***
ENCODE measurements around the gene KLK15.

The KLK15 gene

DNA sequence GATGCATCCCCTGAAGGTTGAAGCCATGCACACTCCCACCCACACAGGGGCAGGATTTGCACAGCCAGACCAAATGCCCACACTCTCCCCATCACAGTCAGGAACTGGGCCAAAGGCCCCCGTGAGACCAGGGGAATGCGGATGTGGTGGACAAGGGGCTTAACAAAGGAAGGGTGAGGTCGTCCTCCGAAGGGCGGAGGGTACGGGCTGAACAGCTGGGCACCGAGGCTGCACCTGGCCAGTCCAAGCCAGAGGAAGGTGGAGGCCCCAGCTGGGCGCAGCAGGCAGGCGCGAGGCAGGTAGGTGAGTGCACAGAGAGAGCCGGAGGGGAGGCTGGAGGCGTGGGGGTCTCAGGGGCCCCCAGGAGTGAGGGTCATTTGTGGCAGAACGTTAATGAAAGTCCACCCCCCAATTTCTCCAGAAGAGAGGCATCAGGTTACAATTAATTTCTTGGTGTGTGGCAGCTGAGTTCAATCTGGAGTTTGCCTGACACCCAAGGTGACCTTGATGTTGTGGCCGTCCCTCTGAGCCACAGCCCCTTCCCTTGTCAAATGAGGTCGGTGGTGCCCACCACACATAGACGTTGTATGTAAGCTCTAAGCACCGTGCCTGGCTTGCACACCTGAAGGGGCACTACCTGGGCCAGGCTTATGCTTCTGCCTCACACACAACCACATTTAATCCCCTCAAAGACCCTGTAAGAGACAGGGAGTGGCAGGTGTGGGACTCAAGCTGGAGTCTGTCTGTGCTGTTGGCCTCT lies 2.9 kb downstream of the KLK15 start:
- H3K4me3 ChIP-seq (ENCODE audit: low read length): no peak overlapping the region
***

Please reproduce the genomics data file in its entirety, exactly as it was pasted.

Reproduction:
ENCODE measurements around the gene KLK15.

The KLK15 gene

DNA sequence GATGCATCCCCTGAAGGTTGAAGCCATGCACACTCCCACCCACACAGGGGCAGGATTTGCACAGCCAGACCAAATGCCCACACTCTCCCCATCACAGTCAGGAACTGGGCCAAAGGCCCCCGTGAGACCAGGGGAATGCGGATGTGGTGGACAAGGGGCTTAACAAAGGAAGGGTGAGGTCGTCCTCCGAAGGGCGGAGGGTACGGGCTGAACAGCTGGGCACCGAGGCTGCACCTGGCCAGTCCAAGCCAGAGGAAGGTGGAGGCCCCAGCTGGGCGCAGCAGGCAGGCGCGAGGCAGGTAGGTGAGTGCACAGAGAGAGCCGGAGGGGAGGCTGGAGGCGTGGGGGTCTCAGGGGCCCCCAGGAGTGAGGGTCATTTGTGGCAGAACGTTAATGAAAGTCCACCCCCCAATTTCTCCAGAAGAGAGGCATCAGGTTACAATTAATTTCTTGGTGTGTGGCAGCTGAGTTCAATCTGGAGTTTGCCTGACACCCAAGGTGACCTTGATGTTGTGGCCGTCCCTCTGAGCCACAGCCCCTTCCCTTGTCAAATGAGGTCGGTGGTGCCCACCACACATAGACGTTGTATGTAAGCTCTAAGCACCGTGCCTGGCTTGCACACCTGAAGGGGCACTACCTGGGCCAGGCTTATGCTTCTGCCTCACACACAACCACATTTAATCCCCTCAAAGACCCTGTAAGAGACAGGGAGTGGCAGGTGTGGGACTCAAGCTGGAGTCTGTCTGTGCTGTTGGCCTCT lies 2.9 kb downstream of the KLK15 start:
- H3K4me3 ChIP-seq (ENCODE audit: low read length): no peak overlapping the region